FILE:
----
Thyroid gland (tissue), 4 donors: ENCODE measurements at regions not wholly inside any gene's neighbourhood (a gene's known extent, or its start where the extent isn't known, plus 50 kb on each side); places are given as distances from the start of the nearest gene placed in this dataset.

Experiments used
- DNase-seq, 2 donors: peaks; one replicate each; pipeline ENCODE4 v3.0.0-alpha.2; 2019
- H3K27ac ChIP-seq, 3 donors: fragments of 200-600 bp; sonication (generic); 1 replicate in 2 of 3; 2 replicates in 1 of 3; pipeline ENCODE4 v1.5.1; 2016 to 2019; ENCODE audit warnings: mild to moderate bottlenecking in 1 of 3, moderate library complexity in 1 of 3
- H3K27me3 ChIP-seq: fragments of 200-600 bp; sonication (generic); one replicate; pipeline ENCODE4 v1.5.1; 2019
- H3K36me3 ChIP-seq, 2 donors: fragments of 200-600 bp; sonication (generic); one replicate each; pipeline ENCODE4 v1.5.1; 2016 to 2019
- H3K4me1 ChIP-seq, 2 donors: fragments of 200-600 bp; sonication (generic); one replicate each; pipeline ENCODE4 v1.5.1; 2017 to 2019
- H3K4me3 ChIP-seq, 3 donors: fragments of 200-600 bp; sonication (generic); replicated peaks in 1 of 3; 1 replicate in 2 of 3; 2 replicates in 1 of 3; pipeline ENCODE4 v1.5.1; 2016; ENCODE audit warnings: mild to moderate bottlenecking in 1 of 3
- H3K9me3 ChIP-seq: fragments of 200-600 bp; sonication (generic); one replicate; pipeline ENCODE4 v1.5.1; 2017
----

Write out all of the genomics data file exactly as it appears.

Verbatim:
Thyroid gland (tissue), 4 donors: ENCODE measurements at regions not wholly inside any gene's neighbourhood (a gene's known extent, or its start where the extent isn't known, plus 50 kb on each side); places are given as distances from the start of the nearest gene placed in this dataset.

Experiments used
- DNase-seq, 2 donors: peaks; one replicate each; pipeline ENCODE4 v3.0.0-alpha.2; 2019
- H3K27ac ChIP-seq, 3 donors: fragments of 200-600 bp; sonication (generic); 1 replicate in 2 of 3; 2 replicates in 1 of 3; pipeline ENCODE4 v1.5.1; 2016 to 2019; ENCODE audit warnings: mild to moderate bottlenecking in 1 of 3, moderate library complexity in 1 of 3
- H3K27me3 ChIP-seq: fragments of 200-600 bp; sonication (generic); one replicate; pipeline ENCODE4 v1.5.1; 2019
- H3K36me3 ChIP-seq, 2 donors: fragments of 200-600 bp; sonication (generic); one replicate each; pipeline ENCODE4 v1.5.1; 2016 to 2019
- H3K4me1 ChIP-seq, 2 donors: fragments of 200-600 bp; sonication (generic); one replicate each; pipeline ENCODE4 v1.5.1; 2017 to 2019
- H3K4me3 ChIP-seq, 3 donors: fragments of 200-600 bp; sonication (generic); replicated peaks in 1 of 3; 1 replicate in 2 of 3; 2 replicates in 1 of 3; pipeline ENCODE4 v1.5.1; 2016; ENCODE audit warnings: mild to moderate bottlenecking in 1 of 3
- H3K9me3 ChIP-seq: fragments of 200-600 bp; sonication (generic); one replicate; pipeline ENCODE4 v1.5.1; 2017